On June 7, 1967 a troop of Israeli soldiers entered the Old City of Jerusalem. It was the third day of war. For the first time in nineteen years, Jews were standing before the Kotel, or Western Wall. Their victory was transmitted succinctly by radio: “Har ha-Bayt be-Yadenu”. “The Temple Mount is in our hands.”
This event is perhaps the climactic moment in “Six Days of War“, Michael Oren’s widely revered history of the Six-Day War. Later in the book we are reminded of the allusion: to the six days of creation. It is almost impossible to imagine the euphoria that greeted the Jewish world and the sense of despair that descended over the Arab world as a result of this conflict. We still live with them today.
But all’s fair in love and war, as they say. Or is it? In the moments following the arrival of the Israelis to the Kotel, Oren relates an exchange between Gen. Uzi Narkiss and chief rabbi of the IDF, Shlomo Goren. Goren proposes the destruction of the two Muslim shrines standing on the Mount: the Dome of the Rock and the Al-Aqsa Mosque. Narkiss ignores the proposal. The Friday after the war ended Moshe Dayan–then Minister of Defense–would pray there with Muslim worshipers.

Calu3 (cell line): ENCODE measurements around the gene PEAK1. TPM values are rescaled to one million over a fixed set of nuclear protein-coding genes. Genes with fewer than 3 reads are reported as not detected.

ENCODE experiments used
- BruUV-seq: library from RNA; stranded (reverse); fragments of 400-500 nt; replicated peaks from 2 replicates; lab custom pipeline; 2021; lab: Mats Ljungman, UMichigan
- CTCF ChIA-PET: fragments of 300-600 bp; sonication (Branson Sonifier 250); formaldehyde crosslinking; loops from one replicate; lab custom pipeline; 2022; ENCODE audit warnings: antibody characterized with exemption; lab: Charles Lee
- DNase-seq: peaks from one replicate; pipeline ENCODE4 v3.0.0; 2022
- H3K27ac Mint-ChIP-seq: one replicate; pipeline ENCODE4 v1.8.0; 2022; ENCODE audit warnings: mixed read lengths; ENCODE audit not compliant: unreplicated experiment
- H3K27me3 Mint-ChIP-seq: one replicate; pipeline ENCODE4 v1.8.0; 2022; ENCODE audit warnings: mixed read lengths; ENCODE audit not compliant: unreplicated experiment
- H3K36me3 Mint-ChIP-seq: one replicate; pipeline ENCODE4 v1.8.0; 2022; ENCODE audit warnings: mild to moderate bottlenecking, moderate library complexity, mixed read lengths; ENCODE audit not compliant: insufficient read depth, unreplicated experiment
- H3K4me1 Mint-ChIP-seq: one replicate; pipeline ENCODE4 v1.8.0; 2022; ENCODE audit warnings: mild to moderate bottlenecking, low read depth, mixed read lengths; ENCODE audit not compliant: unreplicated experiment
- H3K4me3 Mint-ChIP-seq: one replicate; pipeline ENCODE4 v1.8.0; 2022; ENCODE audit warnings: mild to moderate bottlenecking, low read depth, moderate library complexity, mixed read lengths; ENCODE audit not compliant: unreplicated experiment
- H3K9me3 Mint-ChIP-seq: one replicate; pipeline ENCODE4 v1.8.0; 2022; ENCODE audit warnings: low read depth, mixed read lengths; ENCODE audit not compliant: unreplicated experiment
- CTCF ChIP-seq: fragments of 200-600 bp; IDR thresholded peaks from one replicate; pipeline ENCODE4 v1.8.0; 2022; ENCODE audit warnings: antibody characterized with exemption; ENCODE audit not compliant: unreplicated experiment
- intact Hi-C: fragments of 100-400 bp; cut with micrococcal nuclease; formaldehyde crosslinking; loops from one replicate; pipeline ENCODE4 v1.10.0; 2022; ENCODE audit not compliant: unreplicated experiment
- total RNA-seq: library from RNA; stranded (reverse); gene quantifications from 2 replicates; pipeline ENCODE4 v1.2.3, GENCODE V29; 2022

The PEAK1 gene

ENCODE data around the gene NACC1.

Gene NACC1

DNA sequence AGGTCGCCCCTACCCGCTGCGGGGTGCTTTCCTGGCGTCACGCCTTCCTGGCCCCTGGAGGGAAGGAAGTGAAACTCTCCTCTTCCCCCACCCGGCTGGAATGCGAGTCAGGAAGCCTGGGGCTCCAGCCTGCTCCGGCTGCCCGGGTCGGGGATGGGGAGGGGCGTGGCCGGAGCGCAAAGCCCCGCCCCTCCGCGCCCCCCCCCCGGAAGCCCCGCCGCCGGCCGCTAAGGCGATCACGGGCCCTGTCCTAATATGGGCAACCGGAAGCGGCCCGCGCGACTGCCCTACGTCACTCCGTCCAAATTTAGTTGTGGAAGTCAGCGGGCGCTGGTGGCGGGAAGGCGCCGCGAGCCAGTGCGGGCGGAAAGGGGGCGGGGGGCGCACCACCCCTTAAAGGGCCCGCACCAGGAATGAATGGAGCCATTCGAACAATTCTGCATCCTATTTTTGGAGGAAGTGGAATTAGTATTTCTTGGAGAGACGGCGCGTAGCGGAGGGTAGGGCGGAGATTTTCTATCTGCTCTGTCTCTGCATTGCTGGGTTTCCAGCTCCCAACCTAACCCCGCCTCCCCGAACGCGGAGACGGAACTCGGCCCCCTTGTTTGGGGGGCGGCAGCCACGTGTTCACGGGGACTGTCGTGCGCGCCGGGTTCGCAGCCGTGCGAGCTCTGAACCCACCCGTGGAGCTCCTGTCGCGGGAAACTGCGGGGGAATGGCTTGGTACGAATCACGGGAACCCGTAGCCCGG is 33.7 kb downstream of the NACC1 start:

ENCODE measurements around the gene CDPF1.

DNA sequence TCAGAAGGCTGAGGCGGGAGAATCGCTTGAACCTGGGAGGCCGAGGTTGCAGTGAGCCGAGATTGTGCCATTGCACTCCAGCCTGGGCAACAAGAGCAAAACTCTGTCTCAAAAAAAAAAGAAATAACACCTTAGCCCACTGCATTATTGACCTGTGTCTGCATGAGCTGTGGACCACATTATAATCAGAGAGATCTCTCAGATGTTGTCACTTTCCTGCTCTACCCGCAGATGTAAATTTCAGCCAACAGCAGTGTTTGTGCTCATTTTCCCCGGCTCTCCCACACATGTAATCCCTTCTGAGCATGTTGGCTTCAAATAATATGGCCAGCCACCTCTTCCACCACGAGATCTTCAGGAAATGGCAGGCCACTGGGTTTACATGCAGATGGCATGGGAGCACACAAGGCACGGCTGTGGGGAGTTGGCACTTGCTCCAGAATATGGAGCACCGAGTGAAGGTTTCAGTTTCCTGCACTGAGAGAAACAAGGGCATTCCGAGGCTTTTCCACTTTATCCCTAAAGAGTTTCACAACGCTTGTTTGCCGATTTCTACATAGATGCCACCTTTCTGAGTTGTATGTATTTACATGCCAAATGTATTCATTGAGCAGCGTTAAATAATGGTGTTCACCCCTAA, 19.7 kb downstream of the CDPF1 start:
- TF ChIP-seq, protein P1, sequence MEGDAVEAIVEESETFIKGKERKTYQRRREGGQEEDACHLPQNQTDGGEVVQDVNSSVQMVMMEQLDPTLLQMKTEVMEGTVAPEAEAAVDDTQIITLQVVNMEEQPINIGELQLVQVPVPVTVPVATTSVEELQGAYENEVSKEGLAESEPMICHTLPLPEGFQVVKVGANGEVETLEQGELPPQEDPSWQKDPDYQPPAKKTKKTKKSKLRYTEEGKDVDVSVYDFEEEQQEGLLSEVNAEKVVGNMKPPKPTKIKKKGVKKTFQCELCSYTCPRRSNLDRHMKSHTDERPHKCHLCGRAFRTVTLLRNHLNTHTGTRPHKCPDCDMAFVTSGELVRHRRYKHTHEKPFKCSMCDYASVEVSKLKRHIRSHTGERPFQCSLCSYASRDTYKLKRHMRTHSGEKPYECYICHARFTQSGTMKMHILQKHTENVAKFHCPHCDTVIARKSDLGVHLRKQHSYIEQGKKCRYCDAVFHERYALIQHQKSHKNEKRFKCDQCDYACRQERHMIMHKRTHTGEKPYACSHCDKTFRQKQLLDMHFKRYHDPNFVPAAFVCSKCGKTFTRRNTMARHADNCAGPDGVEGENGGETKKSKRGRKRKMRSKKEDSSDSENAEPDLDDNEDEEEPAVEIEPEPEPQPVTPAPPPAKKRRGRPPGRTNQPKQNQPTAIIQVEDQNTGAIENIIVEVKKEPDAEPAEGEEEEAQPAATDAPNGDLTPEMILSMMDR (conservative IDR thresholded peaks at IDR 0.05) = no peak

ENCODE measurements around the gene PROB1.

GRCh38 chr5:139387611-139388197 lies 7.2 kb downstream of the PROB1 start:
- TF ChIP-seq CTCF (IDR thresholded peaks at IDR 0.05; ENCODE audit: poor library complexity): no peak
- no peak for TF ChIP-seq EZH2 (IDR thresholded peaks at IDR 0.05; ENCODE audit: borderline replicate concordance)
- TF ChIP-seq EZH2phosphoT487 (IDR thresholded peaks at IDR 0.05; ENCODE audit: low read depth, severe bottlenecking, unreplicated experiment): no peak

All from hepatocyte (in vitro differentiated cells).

Blow up the mosques–was Goren crazy? Perhaps just a little messianic and a touch meshugge. The point is not that one rabbi got carried away with his chutzpah, but that ultimately his plan was shot down. That is, someone decided to do the right thing–even in the midst of a war. Perhaps this is a negligible footnote to a much more unhappy tale: that of the last forty years. Sure, there’s still an occupation going on. And most Palestinians haven’t yet reconciled themselves to the idea of Jewish sovreignty. We have entered the era of “three states for two peoples“. But the mosques still stand on the Haram al-Sharif, and Muslims still worship there every Friday.
Marc Alan Coen – also in the NEWYORKERS section of this blog.